Metaphors and Modern Policing
|author||Peter K. Manning|
|journal||Cahiers Politiestudies (ISSN: 1784-5300)|
|issue||25. Tides and currents in police theories|
|date of publication||Dec. 12, 2012|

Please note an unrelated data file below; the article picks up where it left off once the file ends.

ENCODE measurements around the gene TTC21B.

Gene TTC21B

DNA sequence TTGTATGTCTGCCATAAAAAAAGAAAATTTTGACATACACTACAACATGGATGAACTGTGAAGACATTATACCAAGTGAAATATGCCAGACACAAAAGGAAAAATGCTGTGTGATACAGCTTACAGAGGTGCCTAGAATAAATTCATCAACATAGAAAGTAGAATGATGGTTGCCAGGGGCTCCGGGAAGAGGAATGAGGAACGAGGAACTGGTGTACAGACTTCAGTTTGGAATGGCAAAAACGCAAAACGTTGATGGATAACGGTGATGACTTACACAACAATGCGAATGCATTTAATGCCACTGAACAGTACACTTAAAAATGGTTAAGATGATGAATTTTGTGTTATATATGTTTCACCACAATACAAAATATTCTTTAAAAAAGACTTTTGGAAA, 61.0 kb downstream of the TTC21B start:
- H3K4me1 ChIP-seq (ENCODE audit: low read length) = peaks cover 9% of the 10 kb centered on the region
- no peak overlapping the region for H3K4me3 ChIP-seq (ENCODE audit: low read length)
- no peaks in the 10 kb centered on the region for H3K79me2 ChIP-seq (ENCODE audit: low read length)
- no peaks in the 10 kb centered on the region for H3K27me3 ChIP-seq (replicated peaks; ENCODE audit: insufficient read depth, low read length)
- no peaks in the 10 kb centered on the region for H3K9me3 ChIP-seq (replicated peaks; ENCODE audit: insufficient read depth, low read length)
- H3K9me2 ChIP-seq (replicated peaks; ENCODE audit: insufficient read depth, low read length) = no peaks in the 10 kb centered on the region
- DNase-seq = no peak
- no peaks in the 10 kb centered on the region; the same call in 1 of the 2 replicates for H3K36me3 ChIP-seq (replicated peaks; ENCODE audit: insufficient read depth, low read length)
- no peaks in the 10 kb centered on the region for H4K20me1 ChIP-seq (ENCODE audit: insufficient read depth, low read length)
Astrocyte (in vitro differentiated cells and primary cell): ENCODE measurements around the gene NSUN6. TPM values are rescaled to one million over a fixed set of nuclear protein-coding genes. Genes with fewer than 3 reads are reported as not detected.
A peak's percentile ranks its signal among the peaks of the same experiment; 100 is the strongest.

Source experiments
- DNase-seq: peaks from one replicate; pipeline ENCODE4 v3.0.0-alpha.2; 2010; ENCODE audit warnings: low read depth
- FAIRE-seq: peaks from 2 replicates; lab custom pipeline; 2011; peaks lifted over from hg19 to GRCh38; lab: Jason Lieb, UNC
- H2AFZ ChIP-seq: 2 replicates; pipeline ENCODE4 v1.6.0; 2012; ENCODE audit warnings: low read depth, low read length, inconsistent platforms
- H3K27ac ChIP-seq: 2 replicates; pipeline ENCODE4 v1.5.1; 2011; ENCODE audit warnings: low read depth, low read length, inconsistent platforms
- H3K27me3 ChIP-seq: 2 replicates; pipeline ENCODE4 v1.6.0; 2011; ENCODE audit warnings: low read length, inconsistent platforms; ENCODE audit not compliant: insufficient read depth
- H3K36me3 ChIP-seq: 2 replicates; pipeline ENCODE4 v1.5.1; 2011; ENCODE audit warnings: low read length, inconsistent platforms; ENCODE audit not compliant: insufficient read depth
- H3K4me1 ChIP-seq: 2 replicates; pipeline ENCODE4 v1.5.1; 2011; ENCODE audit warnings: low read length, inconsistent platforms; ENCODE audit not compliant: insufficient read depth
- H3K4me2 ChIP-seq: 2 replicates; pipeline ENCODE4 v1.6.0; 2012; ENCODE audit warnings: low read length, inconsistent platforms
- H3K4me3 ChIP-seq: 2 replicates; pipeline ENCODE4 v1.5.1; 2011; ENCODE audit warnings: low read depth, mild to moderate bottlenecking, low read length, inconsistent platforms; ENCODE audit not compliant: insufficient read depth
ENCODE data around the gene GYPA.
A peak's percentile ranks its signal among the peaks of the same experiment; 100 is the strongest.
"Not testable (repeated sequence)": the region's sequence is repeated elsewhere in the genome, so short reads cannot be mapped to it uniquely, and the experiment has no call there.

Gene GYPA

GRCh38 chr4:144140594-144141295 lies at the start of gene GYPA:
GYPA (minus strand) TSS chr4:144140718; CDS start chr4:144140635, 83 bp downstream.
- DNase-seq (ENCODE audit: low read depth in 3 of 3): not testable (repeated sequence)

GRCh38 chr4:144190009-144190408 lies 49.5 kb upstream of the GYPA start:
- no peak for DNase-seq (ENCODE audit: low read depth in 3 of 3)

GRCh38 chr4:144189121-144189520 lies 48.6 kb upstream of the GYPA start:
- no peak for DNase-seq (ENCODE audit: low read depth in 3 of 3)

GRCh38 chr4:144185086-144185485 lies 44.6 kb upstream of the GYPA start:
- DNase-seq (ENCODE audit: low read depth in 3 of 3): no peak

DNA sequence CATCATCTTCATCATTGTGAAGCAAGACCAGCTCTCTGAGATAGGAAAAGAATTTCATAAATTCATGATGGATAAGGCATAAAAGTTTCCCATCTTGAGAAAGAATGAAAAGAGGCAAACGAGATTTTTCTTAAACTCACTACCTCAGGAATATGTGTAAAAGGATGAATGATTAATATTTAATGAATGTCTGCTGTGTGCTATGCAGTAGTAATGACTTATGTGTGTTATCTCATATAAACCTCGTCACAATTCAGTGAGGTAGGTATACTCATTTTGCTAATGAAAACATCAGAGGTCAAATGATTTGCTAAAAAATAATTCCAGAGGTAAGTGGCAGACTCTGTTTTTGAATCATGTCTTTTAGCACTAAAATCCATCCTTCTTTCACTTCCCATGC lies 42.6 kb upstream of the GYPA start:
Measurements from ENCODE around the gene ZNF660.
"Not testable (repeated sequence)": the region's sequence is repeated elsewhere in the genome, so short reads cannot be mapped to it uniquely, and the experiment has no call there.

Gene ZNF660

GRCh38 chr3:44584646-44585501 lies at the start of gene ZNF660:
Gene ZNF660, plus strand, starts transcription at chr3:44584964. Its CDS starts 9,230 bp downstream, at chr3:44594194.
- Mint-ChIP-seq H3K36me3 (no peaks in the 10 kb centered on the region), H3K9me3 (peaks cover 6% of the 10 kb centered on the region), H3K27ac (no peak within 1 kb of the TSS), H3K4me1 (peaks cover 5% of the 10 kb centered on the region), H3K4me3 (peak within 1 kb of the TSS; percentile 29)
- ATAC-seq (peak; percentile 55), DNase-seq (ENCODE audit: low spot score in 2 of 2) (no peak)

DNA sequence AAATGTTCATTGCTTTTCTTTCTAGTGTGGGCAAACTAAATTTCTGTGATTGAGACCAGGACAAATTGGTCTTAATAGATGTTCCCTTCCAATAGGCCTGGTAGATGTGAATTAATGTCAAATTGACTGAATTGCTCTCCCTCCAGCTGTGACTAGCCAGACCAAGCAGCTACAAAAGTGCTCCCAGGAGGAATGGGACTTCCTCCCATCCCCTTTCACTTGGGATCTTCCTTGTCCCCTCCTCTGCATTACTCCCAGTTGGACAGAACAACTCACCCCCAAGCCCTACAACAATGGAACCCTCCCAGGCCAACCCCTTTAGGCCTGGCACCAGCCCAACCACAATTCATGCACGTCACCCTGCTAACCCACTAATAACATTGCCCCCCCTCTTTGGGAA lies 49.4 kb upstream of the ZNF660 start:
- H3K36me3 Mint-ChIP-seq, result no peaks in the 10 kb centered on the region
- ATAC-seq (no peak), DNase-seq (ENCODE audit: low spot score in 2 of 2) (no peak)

The role of metaphor is significant in police studies. It was salient in the Report of the President’s Commission on Law Enforcement and Administration of Justice (1967), and unlike continental systems where the idea of a system of justice was accepted, it was the first representation of the idea that a functioning justice system was present. This metaphor both broadened and narrowed thinking about policing. This paper, a response to Greene’s sea metaphor, argues that there are many metaphoric versions of theorizing in policing, those based on metaphor, metonymy, synecdoche, and cultural or class-based ideas. Greene’s metaphor, based primarily on studies of Anglo-American policing, describes cultural forces both inside and outside policing that may lead to change. Ironically, these changes are minimized by the structure of police organizations. Police reform will require more than shifts in metaphor, and will require real reconstruction of police organizations.